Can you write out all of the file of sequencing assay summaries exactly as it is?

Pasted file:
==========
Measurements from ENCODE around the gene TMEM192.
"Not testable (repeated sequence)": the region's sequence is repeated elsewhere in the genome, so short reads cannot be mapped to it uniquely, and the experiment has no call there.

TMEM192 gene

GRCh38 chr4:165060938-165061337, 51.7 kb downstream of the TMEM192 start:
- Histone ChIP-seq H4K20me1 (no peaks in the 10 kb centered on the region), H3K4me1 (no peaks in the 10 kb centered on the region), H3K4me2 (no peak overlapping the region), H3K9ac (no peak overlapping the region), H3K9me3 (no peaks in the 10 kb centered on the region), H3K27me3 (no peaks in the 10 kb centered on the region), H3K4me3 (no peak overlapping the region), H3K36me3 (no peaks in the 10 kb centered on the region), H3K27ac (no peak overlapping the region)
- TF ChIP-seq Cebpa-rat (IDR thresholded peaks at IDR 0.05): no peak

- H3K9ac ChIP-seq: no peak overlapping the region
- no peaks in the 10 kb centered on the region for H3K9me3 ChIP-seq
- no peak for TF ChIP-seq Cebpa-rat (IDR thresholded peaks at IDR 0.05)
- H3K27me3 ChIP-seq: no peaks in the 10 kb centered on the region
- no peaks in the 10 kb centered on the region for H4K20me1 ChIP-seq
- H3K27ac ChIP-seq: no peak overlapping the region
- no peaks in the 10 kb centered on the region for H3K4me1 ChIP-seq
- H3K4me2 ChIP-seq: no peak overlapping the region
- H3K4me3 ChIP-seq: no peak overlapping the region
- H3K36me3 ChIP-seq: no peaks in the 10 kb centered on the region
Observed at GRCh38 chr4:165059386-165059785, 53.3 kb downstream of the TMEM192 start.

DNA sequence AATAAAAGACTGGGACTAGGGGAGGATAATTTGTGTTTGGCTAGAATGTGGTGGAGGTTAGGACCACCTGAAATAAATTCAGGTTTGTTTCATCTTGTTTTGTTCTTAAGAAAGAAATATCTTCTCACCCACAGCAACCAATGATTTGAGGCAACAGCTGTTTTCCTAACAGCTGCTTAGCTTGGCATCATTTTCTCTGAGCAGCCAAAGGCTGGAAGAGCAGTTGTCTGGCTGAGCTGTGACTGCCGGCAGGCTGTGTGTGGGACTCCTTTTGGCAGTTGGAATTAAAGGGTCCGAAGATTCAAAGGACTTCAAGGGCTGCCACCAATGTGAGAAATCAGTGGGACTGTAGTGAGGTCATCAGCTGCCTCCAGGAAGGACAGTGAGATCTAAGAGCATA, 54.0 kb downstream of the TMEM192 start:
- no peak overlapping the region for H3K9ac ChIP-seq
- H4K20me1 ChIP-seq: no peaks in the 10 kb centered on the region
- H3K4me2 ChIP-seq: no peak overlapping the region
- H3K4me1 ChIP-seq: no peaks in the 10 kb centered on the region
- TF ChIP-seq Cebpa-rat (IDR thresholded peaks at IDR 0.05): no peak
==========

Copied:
Measurements from ENCODE around the gene TMEM192.
"Not testable (repeated sequence)": the region's sequence is repeated elsewhere in the genome, so short reads cannot be mapped to it uniquely, and the experiment has no call there.

TMEM192 gene

GRCh38 chr4:165060938-165061337, 51.7 kb downstream of the TMEM192 start:
- Histone ChIP-seq H4K20me1 (no peaks in the 10 kb centered on the region), H3K4me1 (no peaks in the 10 kb centered on the region), H3K4me2 (no peak overlapping the region), H3K9ac (no peak overlapping the region), H3K9me3 (no peaks in the 10 kb centered on the region), H3K27me3 (no peaks in the 10 kb centered on the region), H3K4me3 (no peak overlapping the region), H3K36me3 (no peaks in the 10 kb centered on the region), H3K27ac (no peak overlapping the region)
- TF ChIP-seq Cebpa-rat (IDR thresholded peaks at IDR 0.05): no peak

- H3K9ac ChIP-seq: no peak overlapping the region
- no peaks in the 10 kb centered on the region for H3K9me3 ChIP-seq
- no peak for TF ChIP-seq Cebpa-rat (IDR thresholded peaks at IDR 0.05)
- H3K27me3 ChIP-seq: no peaks in the 10 kb centered on the region
- no peaks in the 10 kb centered on the region for H4K20me1 ChIP-seq
- H3K27ac ChIP-seq: no peak overlapping the region
- no peaks in the 10 kb centered on the region for H3K4me1 ChIP-seq
- H3K4me2 ChIP-seq: no peak overlapping the region
- H3K4me3 ChIP-seq: no peak overlapping the region
- H3K36me3 ChIP-seq: no peaks in the 10 kb centered on the region
Observed at GRCh38 chr4:165059386-165059785, 53.3 kb downstream of the TMEM192 start.

DNA sequence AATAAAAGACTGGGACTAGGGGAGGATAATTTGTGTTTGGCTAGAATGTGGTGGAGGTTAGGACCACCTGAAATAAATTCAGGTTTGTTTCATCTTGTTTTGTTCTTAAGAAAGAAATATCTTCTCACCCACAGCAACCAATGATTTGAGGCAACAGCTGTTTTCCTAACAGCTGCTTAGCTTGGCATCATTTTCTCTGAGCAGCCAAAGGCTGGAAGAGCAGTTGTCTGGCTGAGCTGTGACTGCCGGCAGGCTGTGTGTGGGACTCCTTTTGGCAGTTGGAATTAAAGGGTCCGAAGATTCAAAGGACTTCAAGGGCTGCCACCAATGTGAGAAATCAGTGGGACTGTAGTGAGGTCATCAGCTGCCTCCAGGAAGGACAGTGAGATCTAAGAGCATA, 54.0 kb downstream of the TMEM192 start:
- no peak overlapping the region for H3K9ac ChIP-seq
- H4K20me1 ChIP-seq: no peaks in the 10 kb centered on the region
- H3K4me2 ChIP-seq: no peak overlapping the region
- H3K4me1 ChIP-seq: no peaks in the 10 kb centered on the region
- TF ChIP-seq Cebpa-rat (IDR thresholded peaks at IDR 0.05): no peak